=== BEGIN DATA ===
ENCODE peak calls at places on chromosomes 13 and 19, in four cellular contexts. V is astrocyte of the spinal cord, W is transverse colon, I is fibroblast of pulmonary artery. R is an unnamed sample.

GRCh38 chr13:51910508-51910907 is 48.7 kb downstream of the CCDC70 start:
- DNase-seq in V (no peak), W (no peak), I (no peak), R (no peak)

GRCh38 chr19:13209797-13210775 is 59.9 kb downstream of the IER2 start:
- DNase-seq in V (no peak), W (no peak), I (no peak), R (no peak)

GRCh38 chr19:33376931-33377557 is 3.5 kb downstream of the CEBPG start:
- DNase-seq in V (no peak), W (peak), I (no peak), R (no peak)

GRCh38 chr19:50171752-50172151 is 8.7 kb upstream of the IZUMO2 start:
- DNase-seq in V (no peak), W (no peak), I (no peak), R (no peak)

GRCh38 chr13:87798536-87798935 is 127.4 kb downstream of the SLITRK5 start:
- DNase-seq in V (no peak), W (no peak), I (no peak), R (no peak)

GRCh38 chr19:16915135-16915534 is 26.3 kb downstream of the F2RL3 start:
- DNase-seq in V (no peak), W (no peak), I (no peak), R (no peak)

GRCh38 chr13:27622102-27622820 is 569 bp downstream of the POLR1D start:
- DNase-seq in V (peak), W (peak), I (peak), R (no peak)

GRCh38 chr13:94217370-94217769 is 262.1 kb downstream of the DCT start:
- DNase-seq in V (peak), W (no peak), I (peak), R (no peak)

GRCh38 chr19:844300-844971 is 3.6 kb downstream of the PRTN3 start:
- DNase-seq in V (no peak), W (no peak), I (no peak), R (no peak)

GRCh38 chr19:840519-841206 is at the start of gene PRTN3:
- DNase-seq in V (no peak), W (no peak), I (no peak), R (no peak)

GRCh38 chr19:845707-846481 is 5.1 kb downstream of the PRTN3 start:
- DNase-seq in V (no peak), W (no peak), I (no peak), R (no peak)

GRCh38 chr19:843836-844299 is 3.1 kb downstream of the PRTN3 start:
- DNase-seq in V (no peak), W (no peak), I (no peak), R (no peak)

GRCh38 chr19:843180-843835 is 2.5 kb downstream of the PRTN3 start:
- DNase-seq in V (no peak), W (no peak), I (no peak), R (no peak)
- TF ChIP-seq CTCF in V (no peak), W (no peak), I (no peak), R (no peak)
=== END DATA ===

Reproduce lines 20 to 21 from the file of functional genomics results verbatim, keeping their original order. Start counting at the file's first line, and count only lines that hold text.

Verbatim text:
GRCh38 chr19:840519-841206 is at the start of gene PRTN3:
- DNase-seq in V (no peak), W (no peak), I (no peak), R (no peak)